Israeli-Dutch bike-baby carriage hybrid hopes to stroll to success

Award-winning device described as an urban parent's dream.

August 19, 2009 22:17
2 minute read.
Israeli-Dutch bike-baby carriage hybrid hopes to stroll to success

taga 88. (photo credit: )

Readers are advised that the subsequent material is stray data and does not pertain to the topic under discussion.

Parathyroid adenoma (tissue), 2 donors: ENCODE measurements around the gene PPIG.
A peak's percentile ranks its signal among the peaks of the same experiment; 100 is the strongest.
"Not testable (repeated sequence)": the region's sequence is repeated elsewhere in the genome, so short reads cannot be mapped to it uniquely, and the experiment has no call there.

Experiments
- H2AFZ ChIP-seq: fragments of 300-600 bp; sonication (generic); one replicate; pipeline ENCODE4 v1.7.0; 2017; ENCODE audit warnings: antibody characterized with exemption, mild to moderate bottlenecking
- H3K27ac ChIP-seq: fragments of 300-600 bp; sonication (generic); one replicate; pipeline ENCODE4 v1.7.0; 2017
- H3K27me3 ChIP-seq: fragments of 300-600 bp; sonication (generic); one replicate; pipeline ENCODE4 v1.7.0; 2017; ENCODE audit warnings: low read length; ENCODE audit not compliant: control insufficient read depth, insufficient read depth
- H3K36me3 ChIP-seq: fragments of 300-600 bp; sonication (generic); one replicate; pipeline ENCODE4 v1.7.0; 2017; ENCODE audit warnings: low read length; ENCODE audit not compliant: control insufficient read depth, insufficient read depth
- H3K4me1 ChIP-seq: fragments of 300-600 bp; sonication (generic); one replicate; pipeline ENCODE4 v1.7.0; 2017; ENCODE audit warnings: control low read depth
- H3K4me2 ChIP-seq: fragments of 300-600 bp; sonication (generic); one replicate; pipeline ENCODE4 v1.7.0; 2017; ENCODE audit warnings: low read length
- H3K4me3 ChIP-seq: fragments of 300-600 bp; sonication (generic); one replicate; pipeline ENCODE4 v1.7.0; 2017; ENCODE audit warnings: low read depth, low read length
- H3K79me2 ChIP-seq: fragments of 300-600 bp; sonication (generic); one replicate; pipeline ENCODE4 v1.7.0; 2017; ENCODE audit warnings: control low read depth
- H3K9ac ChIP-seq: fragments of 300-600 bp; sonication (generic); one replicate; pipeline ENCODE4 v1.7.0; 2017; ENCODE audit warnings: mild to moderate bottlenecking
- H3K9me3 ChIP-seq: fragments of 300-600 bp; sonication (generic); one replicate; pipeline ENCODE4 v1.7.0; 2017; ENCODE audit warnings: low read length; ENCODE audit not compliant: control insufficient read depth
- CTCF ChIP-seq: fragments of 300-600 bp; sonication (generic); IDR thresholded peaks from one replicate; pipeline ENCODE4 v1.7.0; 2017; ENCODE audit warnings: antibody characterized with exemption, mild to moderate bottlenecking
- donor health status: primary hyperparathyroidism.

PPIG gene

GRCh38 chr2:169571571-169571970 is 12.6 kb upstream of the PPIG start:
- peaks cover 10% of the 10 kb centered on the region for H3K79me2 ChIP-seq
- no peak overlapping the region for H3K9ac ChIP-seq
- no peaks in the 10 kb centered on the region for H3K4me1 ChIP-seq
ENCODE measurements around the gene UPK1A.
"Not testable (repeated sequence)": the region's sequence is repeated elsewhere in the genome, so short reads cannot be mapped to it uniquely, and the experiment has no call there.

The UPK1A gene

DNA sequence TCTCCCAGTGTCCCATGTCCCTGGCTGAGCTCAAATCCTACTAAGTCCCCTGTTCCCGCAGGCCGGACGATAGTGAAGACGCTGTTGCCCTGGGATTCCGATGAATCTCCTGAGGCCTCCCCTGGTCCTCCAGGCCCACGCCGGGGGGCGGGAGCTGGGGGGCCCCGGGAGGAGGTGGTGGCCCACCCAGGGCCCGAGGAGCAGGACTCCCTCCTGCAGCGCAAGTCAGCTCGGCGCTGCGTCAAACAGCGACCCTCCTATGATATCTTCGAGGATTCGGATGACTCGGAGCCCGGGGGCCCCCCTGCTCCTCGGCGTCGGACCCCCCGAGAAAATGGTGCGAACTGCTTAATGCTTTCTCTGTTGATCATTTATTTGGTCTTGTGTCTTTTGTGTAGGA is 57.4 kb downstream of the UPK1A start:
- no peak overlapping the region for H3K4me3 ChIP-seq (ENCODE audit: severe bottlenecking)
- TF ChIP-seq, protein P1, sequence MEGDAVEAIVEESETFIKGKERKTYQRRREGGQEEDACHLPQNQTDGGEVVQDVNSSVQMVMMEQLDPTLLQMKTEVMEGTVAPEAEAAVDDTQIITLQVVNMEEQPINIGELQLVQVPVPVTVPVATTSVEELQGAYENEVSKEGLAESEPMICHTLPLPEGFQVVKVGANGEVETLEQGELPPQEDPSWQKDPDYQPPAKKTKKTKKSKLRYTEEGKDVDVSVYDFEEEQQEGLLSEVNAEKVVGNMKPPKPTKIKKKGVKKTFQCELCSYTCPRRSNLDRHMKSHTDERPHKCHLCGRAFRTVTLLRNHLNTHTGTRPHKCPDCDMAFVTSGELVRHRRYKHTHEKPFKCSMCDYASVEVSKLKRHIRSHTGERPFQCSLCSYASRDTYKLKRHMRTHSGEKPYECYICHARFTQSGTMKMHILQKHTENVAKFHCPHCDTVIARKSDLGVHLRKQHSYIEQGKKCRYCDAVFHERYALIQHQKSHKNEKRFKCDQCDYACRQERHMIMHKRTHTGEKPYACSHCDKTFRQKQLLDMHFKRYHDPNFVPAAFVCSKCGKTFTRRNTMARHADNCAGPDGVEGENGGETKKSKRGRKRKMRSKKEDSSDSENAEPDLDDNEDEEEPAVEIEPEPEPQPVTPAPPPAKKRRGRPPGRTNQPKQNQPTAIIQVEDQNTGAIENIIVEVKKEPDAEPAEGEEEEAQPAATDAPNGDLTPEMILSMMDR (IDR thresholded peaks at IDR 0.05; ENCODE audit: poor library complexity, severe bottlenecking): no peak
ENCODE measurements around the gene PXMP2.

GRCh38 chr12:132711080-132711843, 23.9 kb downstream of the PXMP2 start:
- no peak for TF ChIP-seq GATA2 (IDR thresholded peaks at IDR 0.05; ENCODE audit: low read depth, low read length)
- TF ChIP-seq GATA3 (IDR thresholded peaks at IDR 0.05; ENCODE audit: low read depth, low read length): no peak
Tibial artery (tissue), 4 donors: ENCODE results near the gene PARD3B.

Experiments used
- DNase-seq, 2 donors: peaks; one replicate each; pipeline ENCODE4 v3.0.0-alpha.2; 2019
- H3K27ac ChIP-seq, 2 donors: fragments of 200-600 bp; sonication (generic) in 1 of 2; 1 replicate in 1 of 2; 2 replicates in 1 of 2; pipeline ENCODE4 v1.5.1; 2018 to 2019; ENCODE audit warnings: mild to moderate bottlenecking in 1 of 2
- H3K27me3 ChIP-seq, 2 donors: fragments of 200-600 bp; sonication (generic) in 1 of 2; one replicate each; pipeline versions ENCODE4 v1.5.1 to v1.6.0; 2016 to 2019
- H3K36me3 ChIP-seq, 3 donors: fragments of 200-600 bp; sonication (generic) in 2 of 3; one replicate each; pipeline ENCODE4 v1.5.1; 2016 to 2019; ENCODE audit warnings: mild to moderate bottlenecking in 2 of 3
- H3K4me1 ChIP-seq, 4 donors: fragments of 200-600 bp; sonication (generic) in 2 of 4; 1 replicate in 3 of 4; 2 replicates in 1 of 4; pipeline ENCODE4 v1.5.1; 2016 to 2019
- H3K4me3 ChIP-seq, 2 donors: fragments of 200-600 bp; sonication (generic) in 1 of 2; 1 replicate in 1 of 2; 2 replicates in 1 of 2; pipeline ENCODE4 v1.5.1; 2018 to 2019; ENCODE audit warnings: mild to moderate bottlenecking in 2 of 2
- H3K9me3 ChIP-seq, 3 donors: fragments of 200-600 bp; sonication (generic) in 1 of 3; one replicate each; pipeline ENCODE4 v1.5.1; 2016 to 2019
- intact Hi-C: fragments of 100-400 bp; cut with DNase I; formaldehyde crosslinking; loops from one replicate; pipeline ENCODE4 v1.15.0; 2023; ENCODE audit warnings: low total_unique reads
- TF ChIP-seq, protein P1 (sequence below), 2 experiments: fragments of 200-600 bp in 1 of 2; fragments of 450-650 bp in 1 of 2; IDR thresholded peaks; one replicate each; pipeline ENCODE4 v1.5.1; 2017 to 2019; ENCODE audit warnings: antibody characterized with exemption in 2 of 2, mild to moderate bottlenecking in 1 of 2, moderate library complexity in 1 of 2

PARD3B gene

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Is it a bike? Is it a stroller? No it's a Taga - a hybrid between a bicycle and a baby carriage, jointly produced by Israeli-Dutch designers. "A multifunctional urban vehicle for parents, not a bike or a stroller but a whole new concept," is the description of the Taga given by Hagai Barak, the general manager of the self-titled company producing this new invention. Essentially the product is a cross between a bike and a baby carriage, which can be transformed within a minute into either. It was created over four years by a team of Israeli and Dutch designers, and is made for city and suburban living, where parents wish to get around quickly and easily, while simultaneously being able to go into shops and buildings one could not enter with a regular bike. The Taga has won a host of prestigious awards, including the King-Jugend Innovation Award 2008, the Eurobike award and the Red Dot Design Award 2009. So what's the catch? Unsurprisingly it's the price tag, around NIS 8,000. However Barak insists: "It's not cheap, but there are strollers that cost NIS 6,000 and people also spend a lot on bikes. There is a reason for the price; it is very sophisticated and a lot of work went into its design. It's built to a very high standard, so it can be used for many years and many children." Barak also revealed that "a number of people have bought the Taga instead of a second car, as it is far more cost effective; you don't pay for parking, fuel or any taxes." The Taga was launched in 10 European countries in April including France, Spain and the UK, where 20 stores are stocking the product. Daniel Terminiello, managing director of UK store Peppermints Designer Clothes and Nursery, told The Jerusalem Post: "It has been fantastically popular; it redefines mobility for parents, certainly in London." The store has sold 14 Tagas over the summer, a very high number for such an expensive product, he said, but added: "The buyers are fairly affluent and certainly not short of a few pounds." The Taga is to be sold in the US and Israel in the coming months, with the company planning to open a Tel Aviv shop dedicated to selling the product in the next month or two. Asked whether a Jerusalem store could be in the pipeline, Barak said "Possibly, but in Jerusalem it's very hilly, which may discourage buyers." There are also plans to widen the variety of models in the Taga range, to include a two-seat option, car seat adaptors, shopping baskets and even a model offering extra protection.

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